FORMER INTELLIGENCE OFFICIAL ROGER UREN facing 30 Charges for Breaching National Secrecy

THIS matter has finally surfaced …


ASIO investigation targets Communist Party links to Australian political system

Former intelligence official Roger Uren facing 30 charges for breaching national secrecy

By Elizabeth Byrne and Matthew Doran

24 OCTOBER 2019

Sheri Yan and Roger Uren

PHOTO: Roger Uren is married to Chinese-Australian lobbyist Sheri Yan. (Supplied)

A former Australian intelligence official is on bail after being arrested and charged with breaching national secrecy rules.

Roger Uren, who was an assistant director at the intelligence analysis agency, Office of National Assessments (ONA), is facing 30 charges of unauthorised dealing with records.

He appeared briefly in the ACT Magistrates Court yesterday, to answer the charges which police said arose out of a raid on his Canberra home in 2015 when classified documents were uncovered.

Police said the charges came under the Intelligence Services Act and the Australian Security Intelligence Organisation Act.

In a statement, police alleged there was an unauthorised removal and retention of classified intelligence information from Mr Uren’s place of employment.Follow this story to get email or text alerts from ABC News when there is a future article following this storyline.Follow this story

Mr Uren resigned from his position at ONA in 2001, and in 2011 was considered by then-prime minister Kevin Rudd as a potential Australian Ambassador to China.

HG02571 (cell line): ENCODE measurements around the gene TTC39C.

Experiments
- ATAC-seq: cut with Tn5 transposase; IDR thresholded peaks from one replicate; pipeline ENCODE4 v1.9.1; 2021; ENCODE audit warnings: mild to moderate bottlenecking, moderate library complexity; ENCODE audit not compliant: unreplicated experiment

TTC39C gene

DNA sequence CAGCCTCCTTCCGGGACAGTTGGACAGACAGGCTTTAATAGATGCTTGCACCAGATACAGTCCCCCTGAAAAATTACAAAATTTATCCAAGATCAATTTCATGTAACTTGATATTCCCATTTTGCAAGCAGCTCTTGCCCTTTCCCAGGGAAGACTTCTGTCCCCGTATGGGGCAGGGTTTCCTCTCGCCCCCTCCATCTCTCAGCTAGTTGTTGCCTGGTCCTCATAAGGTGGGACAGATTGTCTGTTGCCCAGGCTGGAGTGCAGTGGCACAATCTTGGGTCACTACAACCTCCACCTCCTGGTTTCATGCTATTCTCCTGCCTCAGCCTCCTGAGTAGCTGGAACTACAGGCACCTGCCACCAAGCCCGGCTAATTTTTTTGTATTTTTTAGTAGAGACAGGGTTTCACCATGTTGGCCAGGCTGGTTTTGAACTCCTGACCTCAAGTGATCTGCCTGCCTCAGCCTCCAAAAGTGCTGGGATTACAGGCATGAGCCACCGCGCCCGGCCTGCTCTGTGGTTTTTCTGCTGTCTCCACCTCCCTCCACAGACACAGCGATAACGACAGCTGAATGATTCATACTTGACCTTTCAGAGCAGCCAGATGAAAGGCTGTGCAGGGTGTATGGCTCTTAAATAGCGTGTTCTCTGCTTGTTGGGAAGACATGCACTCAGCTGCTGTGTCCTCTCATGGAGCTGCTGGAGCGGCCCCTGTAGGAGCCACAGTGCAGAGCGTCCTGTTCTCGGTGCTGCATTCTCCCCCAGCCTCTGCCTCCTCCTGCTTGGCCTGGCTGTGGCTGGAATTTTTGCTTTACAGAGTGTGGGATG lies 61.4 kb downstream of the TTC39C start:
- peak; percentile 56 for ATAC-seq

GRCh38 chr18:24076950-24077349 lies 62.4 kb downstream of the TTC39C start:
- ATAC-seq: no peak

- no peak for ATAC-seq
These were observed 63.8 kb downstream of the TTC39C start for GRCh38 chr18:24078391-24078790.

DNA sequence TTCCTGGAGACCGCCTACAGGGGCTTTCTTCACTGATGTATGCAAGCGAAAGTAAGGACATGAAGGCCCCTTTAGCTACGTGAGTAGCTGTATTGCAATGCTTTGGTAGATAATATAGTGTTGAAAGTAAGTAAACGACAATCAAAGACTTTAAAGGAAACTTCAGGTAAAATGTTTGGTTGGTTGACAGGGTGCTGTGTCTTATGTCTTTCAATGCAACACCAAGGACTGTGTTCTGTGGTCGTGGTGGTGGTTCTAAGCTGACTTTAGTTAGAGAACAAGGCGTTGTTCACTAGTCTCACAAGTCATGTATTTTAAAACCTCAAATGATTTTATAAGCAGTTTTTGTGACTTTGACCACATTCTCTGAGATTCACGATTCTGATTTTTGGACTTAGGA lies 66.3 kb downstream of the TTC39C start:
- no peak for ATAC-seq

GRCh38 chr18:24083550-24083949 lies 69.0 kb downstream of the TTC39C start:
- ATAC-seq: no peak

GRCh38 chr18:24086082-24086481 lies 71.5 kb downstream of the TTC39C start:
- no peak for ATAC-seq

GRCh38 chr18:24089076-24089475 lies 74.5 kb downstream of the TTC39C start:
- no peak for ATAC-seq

He is married to Chinese-Australian lobbyist Sheri Yan, who was jailed in the United States for bribing then president of the United Nations General Assembly John Ashe.

Sheri Yan leaves federal court in New York

PHOTO: Sheri Yan leaving federal court in New York. (AP: Craig Ruttle)

Despite the raid happening four years ago, Mr Uren’s prosecution was not approved until it came to Attorney-General Christian Porter’s desk mid-this year.

“My consent was required as the charges relate to alleged offences under section 40J of the Intelligence Services Act 2001 and section 18A of the Australian Security Intelligence Organisation Act 1979,” Mr Porter said in a statement.

“Each of these offences have specifically required the Attorney’s consent for a prosecution to proceed since they were introduced in 2014.”

Mr Porter said as the matter was now before the courts, it would not be appropriate to comment further.

Mr Uren will be back in court in February next year.